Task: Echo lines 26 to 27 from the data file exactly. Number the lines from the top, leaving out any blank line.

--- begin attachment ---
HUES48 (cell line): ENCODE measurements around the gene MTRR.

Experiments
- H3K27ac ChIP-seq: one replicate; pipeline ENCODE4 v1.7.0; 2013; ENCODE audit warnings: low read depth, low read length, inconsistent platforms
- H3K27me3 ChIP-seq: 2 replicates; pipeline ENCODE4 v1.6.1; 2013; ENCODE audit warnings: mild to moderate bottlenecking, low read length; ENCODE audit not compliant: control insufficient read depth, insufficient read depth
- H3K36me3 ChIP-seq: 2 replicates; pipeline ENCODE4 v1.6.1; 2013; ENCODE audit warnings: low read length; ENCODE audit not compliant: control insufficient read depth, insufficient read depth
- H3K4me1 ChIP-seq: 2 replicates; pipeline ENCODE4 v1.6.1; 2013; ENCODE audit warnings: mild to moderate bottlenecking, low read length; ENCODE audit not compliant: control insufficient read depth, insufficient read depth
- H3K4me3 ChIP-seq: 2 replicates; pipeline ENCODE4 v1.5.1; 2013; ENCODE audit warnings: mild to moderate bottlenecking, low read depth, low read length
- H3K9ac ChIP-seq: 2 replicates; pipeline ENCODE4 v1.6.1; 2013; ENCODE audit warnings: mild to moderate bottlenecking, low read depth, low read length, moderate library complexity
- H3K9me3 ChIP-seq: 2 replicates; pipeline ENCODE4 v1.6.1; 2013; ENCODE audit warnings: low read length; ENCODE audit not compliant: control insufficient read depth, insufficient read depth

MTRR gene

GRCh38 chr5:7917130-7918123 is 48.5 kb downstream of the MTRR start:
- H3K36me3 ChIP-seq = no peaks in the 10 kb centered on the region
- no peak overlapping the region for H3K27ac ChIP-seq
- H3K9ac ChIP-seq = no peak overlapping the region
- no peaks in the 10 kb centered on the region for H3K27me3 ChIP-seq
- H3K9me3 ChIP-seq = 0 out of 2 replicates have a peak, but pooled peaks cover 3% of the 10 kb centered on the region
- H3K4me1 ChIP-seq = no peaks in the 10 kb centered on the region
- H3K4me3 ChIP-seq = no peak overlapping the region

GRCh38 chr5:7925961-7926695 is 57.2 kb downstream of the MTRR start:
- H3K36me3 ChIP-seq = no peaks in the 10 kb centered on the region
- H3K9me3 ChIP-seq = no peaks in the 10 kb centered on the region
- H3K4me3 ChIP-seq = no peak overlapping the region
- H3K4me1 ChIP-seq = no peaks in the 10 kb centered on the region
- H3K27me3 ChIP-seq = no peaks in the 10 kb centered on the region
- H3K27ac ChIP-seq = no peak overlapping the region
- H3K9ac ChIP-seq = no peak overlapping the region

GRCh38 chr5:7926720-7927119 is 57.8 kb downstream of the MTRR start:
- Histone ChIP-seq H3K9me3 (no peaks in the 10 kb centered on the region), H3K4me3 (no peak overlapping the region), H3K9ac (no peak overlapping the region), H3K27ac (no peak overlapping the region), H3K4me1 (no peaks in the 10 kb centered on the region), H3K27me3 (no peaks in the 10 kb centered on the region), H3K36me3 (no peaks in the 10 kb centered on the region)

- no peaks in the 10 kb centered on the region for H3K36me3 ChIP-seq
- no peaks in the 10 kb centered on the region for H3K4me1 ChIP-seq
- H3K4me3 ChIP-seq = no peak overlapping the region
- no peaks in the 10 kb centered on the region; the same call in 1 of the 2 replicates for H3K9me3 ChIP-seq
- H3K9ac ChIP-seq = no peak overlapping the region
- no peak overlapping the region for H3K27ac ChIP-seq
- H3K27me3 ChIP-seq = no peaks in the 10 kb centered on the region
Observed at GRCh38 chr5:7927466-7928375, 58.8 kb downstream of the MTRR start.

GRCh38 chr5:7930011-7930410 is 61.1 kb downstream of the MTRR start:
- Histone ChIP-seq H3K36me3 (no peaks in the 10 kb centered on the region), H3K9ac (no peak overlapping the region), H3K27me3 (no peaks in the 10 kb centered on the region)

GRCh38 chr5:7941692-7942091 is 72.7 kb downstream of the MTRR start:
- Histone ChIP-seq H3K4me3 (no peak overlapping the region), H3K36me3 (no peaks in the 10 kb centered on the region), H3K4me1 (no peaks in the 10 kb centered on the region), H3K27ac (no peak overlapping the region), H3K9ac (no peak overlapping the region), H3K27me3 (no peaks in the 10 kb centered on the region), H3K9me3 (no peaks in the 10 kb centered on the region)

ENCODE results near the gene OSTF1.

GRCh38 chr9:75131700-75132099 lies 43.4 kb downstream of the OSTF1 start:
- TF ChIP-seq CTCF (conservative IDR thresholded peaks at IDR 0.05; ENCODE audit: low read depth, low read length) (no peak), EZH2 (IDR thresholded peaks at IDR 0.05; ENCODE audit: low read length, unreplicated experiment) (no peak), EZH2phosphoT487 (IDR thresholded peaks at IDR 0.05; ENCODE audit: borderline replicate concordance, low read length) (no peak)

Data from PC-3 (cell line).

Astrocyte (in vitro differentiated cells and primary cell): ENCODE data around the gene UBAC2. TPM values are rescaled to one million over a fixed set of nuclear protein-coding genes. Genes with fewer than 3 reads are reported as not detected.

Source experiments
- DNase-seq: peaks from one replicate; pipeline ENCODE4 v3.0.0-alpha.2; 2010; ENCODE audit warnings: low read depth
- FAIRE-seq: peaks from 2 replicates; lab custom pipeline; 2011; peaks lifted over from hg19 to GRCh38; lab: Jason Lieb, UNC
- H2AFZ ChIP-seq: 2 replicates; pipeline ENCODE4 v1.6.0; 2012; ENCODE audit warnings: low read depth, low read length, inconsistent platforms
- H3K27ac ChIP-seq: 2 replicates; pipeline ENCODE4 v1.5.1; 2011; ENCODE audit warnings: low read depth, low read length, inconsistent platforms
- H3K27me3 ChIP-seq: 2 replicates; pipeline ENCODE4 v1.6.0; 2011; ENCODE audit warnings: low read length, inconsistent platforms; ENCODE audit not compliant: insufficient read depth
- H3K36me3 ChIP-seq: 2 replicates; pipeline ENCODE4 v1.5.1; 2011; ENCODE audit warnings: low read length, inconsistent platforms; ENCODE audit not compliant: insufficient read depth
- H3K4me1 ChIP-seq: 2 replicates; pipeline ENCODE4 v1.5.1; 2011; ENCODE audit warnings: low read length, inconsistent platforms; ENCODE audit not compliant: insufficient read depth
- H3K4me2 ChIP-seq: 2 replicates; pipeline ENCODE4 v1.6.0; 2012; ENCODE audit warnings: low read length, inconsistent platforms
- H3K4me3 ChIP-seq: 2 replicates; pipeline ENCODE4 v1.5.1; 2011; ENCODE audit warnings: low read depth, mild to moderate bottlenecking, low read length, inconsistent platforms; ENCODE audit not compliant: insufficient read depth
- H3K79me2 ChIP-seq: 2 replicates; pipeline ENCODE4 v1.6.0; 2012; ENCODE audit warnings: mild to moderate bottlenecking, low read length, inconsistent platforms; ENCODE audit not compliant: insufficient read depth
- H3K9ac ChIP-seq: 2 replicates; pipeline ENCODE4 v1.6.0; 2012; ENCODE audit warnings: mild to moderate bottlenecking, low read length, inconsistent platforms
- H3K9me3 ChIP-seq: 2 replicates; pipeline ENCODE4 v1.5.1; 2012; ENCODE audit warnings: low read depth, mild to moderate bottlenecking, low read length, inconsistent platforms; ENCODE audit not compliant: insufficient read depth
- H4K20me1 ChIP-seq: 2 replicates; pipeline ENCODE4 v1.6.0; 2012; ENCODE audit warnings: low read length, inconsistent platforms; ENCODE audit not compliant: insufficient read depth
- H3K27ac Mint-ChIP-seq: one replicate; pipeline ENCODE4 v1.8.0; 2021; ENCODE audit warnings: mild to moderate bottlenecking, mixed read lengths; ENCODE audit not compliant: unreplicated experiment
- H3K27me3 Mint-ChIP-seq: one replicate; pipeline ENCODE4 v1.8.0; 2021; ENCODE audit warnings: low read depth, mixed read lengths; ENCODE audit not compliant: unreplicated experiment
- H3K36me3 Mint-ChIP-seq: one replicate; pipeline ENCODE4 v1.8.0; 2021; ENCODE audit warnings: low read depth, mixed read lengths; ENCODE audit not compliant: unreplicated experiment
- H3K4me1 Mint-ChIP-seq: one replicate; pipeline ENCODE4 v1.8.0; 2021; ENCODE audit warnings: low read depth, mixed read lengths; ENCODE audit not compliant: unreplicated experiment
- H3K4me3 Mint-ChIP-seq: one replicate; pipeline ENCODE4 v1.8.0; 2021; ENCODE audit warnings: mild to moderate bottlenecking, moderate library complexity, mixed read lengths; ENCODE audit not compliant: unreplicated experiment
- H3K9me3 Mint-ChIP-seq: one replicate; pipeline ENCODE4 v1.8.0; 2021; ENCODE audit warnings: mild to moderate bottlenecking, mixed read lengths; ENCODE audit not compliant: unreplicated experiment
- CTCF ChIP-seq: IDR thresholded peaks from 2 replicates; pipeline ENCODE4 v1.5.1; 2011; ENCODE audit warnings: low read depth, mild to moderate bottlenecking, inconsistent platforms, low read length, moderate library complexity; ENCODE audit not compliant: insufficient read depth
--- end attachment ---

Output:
- H3K9ac ChIP-seq = no peak overlapping the region

GRCh38 chr5:7926720-7927119 is 57.8 kb downstream of the MTRR start: